News reports about the hot weather and all of the records for high and highest-low temperatures that have been set this month in our region have become so commonplace that it is all-too-easy to read the headlines and move on to other news.
But the reality is this: Global warming and the attendant climate change are happening much faster than even the most dire of predictions of a few years ago, with significant implications for our planet and ourselves in the not-too-distant future.
Not only is the air temperature setting records, but even more ominously, the water temperature has been as high as we ever have known it in this area.
We were watching the weather last week and the weatherman’s chart showed a temperature of 72. We assumed that was the air temp — but in fact, it was the water temperature for Boston Harbor. A quick Google revealed that the average water temperature in August in Boston Harbor is about 68 — but we have been in the 70s all month. A swim we took last Saturday from Peddock’s Island confirmed that the water in this area is as warm as we ever have known it in our lifetime — it is no wonder that whales are frolicking off Deer Island and great white sharks are everywhere around us, from the Cape to Manchester-by-the-Sea.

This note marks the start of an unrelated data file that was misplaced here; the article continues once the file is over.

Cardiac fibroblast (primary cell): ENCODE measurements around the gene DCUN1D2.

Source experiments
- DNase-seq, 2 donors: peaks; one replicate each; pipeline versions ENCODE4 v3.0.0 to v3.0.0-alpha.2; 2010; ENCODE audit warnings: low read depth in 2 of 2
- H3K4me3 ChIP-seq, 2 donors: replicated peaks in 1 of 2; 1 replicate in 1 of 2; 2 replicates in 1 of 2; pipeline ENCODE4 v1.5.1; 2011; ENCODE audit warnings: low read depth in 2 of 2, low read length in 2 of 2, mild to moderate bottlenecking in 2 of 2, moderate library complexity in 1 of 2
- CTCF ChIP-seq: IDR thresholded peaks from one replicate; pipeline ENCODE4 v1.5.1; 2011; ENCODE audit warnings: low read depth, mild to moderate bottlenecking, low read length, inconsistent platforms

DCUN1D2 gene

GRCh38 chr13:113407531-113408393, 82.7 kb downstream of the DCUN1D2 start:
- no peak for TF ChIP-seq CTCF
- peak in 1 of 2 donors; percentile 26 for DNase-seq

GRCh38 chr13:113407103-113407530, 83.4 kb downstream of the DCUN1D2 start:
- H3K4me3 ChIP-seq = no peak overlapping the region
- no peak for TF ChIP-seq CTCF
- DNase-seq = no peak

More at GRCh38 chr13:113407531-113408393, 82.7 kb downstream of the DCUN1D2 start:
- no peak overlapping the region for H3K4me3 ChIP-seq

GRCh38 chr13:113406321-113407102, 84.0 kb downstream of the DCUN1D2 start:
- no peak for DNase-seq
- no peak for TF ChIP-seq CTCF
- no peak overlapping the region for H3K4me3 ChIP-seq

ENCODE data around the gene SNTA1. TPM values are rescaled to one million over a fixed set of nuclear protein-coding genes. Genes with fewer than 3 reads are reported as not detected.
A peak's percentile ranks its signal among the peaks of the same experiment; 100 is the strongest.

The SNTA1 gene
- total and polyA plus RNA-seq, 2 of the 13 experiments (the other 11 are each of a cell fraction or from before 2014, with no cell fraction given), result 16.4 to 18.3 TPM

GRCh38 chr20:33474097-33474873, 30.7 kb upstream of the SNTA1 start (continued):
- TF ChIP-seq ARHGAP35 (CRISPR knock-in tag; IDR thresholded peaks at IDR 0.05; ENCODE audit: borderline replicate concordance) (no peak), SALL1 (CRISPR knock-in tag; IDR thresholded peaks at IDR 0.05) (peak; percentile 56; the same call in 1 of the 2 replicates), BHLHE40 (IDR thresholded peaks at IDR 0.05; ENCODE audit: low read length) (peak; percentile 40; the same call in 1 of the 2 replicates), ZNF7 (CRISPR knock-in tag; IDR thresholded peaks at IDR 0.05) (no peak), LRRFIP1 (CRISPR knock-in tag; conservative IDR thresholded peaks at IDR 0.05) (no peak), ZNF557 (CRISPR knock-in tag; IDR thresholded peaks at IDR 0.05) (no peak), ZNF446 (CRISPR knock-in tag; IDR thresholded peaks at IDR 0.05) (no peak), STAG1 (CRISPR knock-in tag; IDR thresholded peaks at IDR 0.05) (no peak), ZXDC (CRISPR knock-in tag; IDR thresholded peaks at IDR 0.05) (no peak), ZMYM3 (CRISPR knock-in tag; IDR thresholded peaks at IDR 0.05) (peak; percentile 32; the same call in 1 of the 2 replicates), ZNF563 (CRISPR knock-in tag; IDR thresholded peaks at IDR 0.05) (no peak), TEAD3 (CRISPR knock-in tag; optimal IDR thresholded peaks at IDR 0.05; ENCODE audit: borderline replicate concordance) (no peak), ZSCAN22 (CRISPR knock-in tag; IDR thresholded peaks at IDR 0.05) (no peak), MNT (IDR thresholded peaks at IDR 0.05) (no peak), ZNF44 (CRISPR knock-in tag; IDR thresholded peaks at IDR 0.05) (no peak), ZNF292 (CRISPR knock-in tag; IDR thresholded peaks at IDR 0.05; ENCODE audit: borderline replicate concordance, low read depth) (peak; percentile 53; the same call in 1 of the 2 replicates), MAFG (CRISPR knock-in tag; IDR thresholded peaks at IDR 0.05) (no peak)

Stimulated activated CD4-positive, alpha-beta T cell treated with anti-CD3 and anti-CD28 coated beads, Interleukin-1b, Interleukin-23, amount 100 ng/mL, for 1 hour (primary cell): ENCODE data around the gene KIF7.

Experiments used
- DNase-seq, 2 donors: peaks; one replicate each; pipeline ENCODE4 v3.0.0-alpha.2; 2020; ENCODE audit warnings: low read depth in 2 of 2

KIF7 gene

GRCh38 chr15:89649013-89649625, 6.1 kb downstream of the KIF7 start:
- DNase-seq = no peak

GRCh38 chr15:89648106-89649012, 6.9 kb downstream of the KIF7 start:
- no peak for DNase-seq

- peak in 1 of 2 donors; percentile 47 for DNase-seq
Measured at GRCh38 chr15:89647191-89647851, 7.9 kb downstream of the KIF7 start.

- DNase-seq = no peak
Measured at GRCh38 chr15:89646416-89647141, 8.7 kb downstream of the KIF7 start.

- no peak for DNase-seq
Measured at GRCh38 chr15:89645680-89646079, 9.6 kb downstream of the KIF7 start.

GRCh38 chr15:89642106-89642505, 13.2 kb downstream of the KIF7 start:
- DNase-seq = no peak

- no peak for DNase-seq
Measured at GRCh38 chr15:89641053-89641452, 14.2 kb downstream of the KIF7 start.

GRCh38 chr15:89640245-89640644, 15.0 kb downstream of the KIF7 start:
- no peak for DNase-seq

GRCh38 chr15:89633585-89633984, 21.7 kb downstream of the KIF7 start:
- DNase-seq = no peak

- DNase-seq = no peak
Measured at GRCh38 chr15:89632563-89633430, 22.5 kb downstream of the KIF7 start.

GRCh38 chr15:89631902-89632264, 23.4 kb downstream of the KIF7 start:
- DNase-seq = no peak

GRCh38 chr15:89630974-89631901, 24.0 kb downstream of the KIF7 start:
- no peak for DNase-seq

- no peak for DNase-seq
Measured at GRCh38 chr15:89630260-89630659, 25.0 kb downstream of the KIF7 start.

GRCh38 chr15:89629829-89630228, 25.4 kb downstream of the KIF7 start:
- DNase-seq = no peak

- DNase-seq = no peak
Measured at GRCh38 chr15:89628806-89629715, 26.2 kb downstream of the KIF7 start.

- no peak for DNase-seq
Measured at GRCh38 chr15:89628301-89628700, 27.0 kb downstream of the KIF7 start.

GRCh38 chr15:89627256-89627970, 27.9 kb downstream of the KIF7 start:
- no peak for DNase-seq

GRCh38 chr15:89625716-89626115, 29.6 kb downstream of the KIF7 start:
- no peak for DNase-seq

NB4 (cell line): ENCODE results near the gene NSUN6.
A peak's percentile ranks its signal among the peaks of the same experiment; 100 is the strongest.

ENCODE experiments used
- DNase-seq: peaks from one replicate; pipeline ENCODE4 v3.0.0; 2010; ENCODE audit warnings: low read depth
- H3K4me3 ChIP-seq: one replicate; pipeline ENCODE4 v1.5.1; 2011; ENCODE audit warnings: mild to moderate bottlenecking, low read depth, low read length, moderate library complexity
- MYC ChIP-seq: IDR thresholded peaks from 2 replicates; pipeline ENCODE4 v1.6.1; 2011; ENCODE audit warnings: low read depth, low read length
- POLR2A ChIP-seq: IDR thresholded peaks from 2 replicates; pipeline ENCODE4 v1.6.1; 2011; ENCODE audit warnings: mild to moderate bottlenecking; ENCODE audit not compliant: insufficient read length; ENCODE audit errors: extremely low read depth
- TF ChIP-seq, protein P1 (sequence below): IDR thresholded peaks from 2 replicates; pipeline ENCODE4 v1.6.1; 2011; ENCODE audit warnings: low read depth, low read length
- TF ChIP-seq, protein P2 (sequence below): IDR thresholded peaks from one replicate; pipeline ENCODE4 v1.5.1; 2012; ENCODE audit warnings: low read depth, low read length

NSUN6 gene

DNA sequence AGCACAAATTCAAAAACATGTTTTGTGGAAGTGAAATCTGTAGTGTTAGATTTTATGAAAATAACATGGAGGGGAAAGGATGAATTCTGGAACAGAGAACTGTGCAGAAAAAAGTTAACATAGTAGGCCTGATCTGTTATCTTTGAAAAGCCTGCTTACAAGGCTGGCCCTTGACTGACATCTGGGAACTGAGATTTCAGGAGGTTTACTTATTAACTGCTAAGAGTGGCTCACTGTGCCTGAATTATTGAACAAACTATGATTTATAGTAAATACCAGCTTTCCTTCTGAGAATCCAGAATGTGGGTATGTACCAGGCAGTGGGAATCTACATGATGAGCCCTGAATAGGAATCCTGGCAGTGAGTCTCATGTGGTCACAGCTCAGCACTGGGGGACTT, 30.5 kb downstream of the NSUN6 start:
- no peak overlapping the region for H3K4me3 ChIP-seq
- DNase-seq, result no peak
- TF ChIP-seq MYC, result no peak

That climate change is accelerating at a faster-and-faster rate than had been predicted is evident by the loss of sea-ice in the Arctic and the record-setting temperatures around the globe.
An article in Rolling Stone magazine this week put it this way:
“The Arctic has been heating up faster than any other place on the planet. (Last winter, temperatures in the Arctic were 45 degrees Fahrenheit above normal). Last week, German climate scientist Stefan Rahmstorf wrote an excellent piece in Politico explaining why the warming Arctic is not only causing ice to melt, but changing the weather dynamics for the entire planet. ‘That global warming leads to more heat extremes is not rocket science and has been confirmed by global data analysis,’ Rahmstorf wrote. He pointed out that we are seeing five times more monthly heat records — such as ‘hottest July on record in California’ — than we would in a stable climate. More heat means drier soils, causing more drought and wildfires. It also means more extreme rain, given that a warmer atmosphere can suck up and then release more moisture (a global increase in rainfall records is well-documented in weather station data).
But then Rahmstorf made a crucial point: ‘It’s not just that the weather is doing what it always does, except at a higher temperature level. Rather, there is growing evidence that the dynamics of weather itself are changing’.”
So there you have it — the news on the environment is all bad — and that is very depressing.